Re G (Children) (2012)
 EWCA Civ 1434
Court of Appeal (Civil Division)
A judge had erred in varying a shared residence order, on the recommendation of a guardian, when there was no application before him for a variation. He had also failed to consider a party’s need for advice and protection as a litigant in person. Where the parties were unrepresented, the children’s guardian should be vigilant to avoid procedural or other unfairness.
The court was required to determine issues concerning child contact in a case between the appellant (W) and the first respondent (G).
W and G had been in a same sex relationship. During their relationship G had conceived two children from anonymous donor insemination. W and G separated and a shared residence order was made. G, in breach of the order, had relocated with the children from the Midlands to Cornwall. Several years of litigation followed (see G (Children) (Residence: Same Sex Partner), Re  UKHL 43,  1 W.L.R. 2305). G sought to terminate W’s contact with the children and W issued a fresh application for contact. The parties could no longer afford legal representation. An expert (X) recommended the immediate resumption of contact and a therapeutic programme for the children. Contact was resumed by consent and W’s application was adjourned for a year. During that time a new guardian was appointed. Contact again broke down and W complained to the new guardian. He had met the children twice, and they told him that they did not wish to have contact with W. He recommended that the shared residence order be replaced with a sole residence order in G’s favour. The judge accepted his recommendation. The Court of Appeal was required to determine whether the judge was right to vary the shared residence order, thereby depriving W of parental responsibility and terminating contact.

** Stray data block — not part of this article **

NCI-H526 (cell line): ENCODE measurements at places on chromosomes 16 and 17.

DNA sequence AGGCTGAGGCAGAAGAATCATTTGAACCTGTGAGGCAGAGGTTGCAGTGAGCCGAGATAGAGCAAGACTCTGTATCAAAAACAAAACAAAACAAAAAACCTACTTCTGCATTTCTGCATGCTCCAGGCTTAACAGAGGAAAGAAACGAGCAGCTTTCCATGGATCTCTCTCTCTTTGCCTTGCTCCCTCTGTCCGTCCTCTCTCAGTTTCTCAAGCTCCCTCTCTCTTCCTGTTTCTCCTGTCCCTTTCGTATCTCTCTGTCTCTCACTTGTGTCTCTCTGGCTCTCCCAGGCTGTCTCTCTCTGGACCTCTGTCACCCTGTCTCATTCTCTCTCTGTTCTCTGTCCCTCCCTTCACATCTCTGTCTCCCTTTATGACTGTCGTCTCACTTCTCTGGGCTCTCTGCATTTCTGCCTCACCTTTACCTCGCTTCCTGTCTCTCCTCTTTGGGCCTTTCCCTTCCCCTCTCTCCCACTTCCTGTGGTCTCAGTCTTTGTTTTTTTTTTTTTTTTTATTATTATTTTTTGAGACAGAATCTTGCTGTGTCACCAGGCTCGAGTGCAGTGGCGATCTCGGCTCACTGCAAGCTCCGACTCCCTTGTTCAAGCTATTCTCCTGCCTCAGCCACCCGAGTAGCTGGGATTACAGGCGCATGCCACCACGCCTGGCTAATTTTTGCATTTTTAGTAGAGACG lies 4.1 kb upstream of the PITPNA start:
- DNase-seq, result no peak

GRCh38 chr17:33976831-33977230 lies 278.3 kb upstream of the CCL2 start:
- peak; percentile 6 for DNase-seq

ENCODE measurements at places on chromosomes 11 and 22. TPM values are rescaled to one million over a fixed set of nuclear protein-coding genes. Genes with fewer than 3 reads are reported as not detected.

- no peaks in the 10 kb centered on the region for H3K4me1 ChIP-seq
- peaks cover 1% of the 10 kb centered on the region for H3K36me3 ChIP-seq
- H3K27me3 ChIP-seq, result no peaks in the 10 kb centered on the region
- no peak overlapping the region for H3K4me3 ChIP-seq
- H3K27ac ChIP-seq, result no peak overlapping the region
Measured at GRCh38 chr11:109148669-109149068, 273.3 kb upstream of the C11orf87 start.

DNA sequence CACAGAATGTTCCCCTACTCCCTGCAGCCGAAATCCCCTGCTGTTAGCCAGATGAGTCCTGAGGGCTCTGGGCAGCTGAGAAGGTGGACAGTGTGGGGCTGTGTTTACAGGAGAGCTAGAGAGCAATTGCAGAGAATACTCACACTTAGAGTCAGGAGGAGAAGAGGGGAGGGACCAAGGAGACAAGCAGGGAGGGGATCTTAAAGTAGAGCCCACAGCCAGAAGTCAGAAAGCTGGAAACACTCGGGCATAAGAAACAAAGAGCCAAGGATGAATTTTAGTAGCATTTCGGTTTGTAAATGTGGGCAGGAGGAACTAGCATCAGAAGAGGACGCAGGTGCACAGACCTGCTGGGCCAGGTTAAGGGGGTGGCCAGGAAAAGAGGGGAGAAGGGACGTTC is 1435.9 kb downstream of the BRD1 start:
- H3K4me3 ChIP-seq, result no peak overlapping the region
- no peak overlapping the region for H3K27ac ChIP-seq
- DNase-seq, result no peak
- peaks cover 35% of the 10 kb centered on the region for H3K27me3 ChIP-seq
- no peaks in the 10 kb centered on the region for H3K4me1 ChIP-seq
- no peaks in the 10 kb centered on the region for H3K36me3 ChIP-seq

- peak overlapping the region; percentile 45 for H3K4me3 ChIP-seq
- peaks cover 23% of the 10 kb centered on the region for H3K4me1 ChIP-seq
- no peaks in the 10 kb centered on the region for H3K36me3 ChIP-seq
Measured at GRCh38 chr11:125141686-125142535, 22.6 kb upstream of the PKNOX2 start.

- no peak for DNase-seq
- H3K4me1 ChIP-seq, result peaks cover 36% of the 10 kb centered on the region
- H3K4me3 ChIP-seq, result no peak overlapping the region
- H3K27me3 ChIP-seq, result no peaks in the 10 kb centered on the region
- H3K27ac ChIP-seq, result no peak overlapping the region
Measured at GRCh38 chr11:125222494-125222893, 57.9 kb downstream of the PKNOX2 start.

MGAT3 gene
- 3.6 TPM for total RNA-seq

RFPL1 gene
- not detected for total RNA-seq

The Court praised the advocates involved (all of whom save the Counsel for the Guardian were acting pro bono) for the quality of representation on the appeal.
(1) The judge’s variation of the shared residence order should be set aside on the basis of procedural unfairness. There had been no application before him for a variation of the shared residence order. The notion of a variation had come from the guardian, not the parties, and it emerged only three days before trial. It was not endorsed by any legal submissions. Neither he nor the judge seemed to consider W’s need for advice and protection as a litigant in person. Had she been represented, her counsel would have opposed the variation not only on grounds of substance but also on grounds of procedural unfairness (see paras 36-37 of judgment). (2) W’s application had been adjourned on the basis of a shared endeavour between the parents, the old guardian, X and the court. If all went according to plan the parties were to re-assemble after 12 months to decide the future. If it did not go to plan, it was extremely important for the court to be informed. G had no incentive to return to court, and W had failed to do so. In those circumstances the new guardian had a clear duty to take the initiative. He knew that W had no representation and she was appealing to him to act. The maintenance of the relationship between the children and W had been declared by X and by the courts to be of the first importance (paras 41-43). (3) The children’s wishes were an important factor, but there was a danger in taking them too literally. Their criticisms of W had no objective foundation. She had always been a warm and loving parent who had never failed them. There was also a clear mismatch between what they said and how they behaved: the new guardian had himself noted the warmth of the interaction between the children and W which froze as soon as he made himself known. The children were aware of G’s antipathy to W and to contact. The judge had to have regard to the assessments of all of those previously involved with the case, and to G’s intention to estrange W from the children. He had failed to sufficiently take account of the importance of the relationship between the children and W, and the damage that would be caused to them by its loss. X was an internationally renowned expert but had been given no opportunity to assess the breakdown or advise on the prospects of reparation. He had declared himself ready to return to the challenges that the case presented and had access to charity funding for that purpose. The judge’s order was therefore premature and was set aside. W’s application was remitted for retrial. A direction was made for the immediate re-engagement of X (paras 47-50). (4) (Obiter) The instant case illustrated the difficulties that courts faced when the parties were unrepresented, particularly in complex cases. The children’s guardian, as the only party with the benefit of legal advice and representation, should be vigilant to avoid procedural or other unfairness to one or other of the unrepresented parties (para.32).